New journal articles: August 2021

The State Herbarium of South Australia published three articles in Vol. 35 of its journal Swainsona online, today, 16 August 2021.

(1) S. Dema, I.R.H. Telford, R.L. Andrew, D.J. Duval & J.J. Bruhl, Phebalium calcicola (Rutaceae: Boronieae): a species described as new, restricted to south-eastern South Australia, is proposed as Critically Endangered. (7.7mb PDF).

The authors describe a new species of Phebalium, which is only known from a small population near Mount Gambier. The species is described and illustrated in detail, and compared with its closest relatives. It grows on shallow soil over limestone, hence the name is derived from the Latin calx (limestone) and cola (dweller).

Phebalium calcicola, a new species for South Australia. Photo: D.J. Duval.

(2) T.A. Hammer & R.W. Davis, Ptilotus crinitus (Amaranthaceae), a new species from Western Australia’s Kimberley region. (1.1mb PDF).

Ptilotus crinitus, part of the type specimen. Photo: PERTH.

This new species from northern Western Australia is only known from one collection in a remote coastal area in the northern Kimberley. This study evaluates the morphology of this specimen and concludes that it warrants recognition at species rank. Its closest relatives are Phebalium distans and P. capensis.

(3) R.W.Davis, J. Palmer & T.A. Hammer, Gomphrena axillaris and G. longistyla (Amaranthaceae), new species of Gomphrena from central and northern Australia. (1.7mb PDF).

Gomphrena is one of the largest genera in Amaranthaceae. In this paper, several phrase names and manuscript names from northern and central Australia (WA, NT & Qld) are evaluated. As a result, two new species are described.

To access content of all volumes of Swainsona and the Journal of the Adelaide Botanic Gardens since Vol. 1 (1976), please visit the journal’s web-site at flora.sa.gov.au/swainsona or the Swainsona back-up site.

New 2020-21 weeds report published

Herbarium specimen of Euphorbia davidii, collected west of Caltowie from a localised but substantial population that was spreading into paddocks from the roadside. Photo: C.J. Brodie.

The State Herbarium of South Australia documents all known plant taxa (species, sub-species, varieties and forms) native and naturalised (weedy) in South Australia. These are listed in the Census of South Australian Plants, Algae and Fungi. All newly discovered State and regional records are added to the Census throughout the year. These records are based on preserved plant specimens, verified by a botanists and housed in the vaults of the State Herbarium.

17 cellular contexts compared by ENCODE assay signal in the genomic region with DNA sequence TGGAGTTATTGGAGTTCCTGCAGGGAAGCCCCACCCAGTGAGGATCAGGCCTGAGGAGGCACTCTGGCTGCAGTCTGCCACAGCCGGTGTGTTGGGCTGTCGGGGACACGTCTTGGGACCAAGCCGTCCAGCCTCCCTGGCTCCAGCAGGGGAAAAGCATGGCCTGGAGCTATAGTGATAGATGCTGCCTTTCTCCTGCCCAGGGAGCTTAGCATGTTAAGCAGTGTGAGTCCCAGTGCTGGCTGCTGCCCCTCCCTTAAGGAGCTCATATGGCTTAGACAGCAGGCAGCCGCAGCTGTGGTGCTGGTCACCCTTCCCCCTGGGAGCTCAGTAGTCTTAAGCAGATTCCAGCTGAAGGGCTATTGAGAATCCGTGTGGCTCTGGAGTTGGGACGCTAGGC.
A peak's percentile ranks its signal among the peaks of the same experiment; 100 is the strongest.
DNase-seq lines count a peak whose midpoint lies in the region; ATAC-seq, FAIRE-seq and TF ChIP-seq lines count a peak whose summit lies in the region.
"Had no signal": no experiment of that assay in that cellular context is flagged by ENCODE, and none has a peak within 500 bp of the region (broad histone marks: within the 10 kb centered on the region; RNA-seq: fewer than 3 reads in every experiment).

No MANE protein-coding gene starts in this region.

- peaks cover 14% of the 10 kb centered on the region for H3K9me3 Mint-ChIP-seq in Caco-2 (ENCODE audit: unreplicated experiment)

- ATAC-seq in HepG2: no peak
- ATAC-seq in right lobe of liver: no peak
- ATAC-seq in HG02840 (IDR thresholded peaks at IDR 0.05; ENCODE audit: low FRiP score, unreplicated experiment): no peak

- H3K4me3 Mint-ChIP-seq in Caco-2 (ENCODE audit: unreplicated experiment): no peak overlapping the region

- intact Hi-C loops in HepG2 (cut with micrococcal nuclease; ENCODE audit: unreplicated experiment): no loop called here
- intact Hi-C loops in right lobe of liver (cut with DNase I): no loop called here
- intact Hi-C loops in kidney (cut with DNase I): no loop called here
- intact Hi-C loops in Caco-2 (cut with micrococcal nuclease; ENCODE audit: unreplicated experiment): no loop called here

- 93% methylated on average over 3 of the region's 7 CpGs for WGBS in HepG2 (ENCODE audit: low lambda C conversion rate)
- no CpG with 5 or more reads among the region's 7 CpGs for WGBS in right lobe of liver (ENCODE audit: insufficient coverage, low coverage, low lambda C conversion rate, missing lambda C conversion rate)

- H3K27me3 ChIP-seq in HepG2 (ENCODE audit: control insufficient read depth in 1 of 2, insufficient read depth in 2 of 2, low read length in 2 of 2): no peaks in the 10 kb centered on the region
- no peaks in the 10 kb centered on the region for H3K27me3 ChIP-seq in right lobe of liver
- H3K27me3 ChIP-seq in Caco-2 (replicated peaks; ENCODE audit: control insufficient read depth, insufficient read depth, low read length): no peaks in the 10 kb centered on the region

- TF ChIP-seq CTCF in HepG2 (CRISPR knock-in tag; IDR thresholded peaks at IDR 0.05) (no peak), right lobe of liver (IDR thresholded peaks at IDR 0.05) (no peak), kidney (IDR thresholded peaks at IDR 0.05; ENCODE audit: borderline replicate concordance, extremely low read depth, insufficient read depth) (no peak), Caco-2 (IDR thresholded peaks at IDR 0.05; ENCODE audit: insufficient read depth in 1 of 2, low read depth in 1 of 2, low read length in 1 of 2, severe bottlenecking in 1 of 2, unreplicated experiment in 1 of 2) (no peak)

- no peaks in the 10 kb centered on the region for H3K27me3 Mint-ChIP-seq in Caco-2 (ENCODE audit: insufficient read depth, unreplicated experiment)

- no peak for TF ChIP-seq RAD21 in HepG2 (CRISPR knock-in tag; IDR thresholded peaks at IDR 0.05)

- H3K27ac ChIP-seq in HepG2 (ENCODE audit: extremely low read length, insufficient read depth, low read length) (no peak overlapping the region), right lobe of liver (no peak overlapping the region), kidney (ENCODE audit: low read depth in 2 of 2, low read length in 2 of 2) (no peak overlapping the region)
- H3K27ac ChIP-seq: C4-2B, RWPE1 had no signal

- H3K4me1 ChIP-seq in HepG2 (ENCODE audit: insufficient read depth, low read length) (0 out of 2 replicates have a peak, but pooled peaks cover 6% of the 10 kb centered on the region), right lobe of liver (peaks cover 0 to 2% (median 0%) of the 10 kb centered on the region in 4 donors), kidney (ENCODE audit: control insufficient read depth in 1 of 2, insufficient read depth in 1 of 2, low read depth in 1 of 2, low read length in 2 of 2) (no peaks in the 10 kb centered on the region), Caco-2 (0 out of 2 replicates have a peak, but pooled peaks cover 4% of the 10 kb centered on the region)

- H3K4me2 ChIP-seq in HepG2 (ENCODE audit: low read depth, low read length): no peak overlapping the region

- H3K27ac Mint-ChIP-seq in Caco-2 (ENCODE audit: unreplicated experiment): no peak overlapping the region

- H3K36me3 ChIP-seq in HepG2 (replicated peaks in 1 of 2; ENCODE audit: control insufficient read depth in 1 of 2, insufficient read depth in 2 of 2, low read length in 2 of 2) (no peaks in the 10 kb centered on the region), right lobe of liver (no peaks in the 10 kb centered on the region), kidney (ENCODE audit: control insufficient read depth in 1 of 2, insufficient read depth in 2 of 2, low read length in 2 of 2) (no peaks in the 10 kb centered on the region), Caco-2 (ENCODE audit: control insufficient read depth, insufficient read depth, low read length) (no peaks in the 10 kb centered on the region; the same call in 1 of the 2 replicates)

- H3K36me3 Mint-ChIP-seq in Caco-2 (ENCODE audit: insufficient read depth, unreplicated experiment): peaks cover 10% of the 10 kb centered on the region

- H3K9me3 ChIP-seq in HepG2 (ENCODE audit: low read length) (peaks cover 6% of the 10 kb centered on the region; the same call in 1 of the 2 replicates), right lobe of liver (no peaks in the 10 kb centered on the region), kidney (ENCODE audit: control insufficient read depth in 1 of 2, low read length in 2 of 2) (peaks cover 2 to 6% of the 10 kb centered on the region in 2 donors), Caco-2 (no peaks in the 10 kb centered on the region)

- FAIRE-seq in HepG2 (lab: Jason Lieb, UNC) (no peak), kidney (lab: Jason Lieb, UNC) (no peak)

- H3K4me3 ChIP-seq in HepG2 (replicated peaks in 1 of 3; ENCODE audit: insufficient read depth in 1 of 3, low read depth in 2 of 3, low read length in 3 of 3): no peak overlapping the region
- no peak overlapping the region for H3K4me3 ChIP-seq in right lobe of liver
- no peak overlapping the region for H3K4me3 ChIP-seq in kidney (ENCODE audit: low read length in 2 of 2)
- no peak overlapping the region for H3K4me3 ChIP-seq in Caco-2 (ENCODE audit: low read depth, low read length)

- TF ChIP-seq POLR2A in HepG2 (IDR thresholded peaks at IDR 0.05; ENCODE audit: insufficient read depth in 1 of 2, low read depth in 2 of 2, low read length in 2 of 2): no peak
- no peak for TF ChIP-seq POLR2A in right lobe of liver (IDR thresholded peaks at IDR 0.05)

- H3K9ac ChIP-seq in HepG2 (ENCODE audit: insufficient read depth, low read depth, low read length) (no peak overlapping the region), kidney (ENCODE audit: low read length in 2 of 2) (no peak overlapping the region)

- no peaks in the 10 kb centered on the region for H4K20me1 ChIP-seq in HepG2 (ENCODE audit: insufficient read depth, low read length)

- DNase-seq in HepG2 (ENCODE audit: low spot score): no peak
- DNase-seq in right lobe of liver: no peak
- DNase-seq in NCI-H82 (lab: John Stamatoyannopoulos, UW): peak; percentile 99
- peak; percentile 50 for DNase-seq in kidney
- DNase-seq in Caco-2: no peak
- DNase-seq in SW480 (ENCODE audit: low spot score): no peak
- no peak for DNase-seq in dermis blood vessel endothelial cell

For all new records of non-native plants, an annual report is produced by Weeds Botanist Chris Brodie and colleagues from the State Herbarium. The report includes the list of new weeds recorded for South Australia with locations, descriptions and photographs. Also documented are updates to taxa that have had a change in distribution, weed status or name. Other activities carried out by Weeds Botanist are also summarised, such as field trips or presentations to community groups.

The latest report is now available online:

Brodie, C.J. & Lang, P.J. (2021). Regional Landscape Surveillance for New Weed Threats Project, 2020-2021: Annual report on new plant naturalisations in South Australia. (2.2mb PDF)

Also available for download are last year’s 2019-20 report (16mb PDF), as well as the reports for 2018-19 (4.2mb PDF), 2017-18 (4.5mb PDF), 2016-17 (3.8mb PDF) and a compilation of all reports from 2010 to 2016 (3.7mb PDF).

These reports highlight to land managers, which non-native plant species have recently been found in South Australia and where. New records are listed as either “naturalised/established” (*) or “questionably naturalised/established” (?e).

At the end of June 2021, there were 5144 vascular plant taxa recognised in South Australia, of which 1618 are weeds, i.e. 31%. This year, 8 new weeds have been added to the Census; and over the last ten years, Chris Brodie’s weed surveys have discovered 244 new naturalised plants.

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Research news: fungi papers published

Lactifluus clarkeae, illustrated by Cleland (1934).

During the last week, two papers were published by State Herbarium of South Australia‘s mycologist, Dr Teresa Lebel, and co-authors:

(1) T. Lebel, J. Douch, L. Tegart, L. Vaughan, J.A. Cooper, J. Nuytinck (2021). Untangling the Lactifluus clarkeae – Lf. flocktoniae (Russulaceae) species complex in Australasia. Persoonia 47: 1-44.